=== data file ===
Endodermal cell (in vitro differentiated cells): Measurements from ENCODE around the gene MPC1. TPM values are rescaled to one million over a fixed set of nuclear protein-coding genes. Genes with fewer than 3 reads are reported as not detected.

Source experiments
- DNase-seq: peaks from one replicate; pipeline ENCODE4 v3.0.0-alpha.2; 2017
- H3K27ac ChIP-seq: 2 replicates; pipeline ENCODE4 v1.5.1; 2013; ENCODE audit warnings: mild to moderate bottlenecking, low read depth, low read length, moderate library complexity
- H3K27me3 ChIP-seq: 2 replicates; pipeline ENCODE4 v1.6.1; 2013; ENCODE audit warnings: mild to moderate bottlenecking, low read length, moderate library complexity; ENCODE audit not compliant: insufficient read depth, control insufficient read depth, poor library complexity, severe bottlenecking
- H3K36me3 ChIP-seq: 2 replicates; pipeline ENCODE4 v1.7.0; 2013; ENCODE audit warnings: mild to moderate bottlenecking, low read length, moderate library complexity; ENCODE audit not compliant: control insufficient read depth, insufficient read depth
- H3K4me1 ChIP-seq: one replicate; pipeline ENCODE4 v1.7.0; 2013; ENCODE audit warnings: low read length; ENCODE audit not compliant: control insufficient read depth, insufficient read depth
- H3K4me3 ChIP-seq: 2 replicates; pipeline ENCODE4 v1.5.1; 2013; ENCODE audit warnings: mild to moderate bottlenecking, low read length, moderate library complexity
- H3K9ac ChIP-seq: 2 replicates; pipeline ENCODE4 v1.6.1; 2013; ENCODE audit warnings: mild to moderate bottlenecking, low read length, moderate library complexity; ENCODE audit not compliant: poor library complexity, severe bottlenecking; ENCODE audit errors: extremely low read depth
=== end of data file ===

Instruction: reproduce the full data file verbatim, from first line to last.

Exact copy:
Endodermal cell (in vitro differentiated cells): Measurements from ENCODE around the gene MPC1. TPM values are rescaled to one million over a fixed set of nuclear protein-coding genes. Genes with fewer than 3 reads are reported as not detected.

Source experiments
- DNase-seq: peaks from one replicate; pipeline ENCODE4 v3.0.0-alpha.2; 2017
- H3K27ac ChIP-seq: 2 replicates; pipeline ENCODE4 v1.5.1; 2013; ENCODE audit warnings: mild to moderate bottlenecking, low read depth, low read length, moderate library complexity
- H3K27me3 ChIP-seq: 2 replicates; pipeline ENCODE4 v1.6.1; 2013; ENCODE audit warnings: mild to moderate bottlenecking, low read length, moderate library complexity; ENCODE audit not compliant: insufficient read depth, control insufficient read depth, poor library complexity, severe bottlenecking
- H3K36me3 ChIP-seq: 2 replicates; pipeline ENCODE4 v1.7.0; 2013; ENCODE audit warnings: mild to moderate bottlenecking, low read length, moderate library complexity; ENCODE audit not compliant: control insufficient read depth, insufficient read depth
- H3K4me1 ChIP-seq: one replicate; pipeline ENCODE4 v1.7.0; 2013; ENCODE audit warnings: low read length; ENCODE audit not compliant: control insufficient read depth, insufficient read depth
- H3K4me3 ChIP-seq: 2 replicates; pipeline ENCODE4 v1.5.1; 2013; ENCODE audit warnings: mild to moderate bottlenecking, low read length, moderate library complexity
- H3K9ac ChIP-seq: 2 replicates; pipeline ENCODE4 v1.6.1; 2013; ENCODE audit warnings: mild to moderate bottlenecking, low read length, moderate library complexity; ENCODE audit not compliant: poor library complexity, severe bottlenecking; ENCODE audit errors: extremely low read depth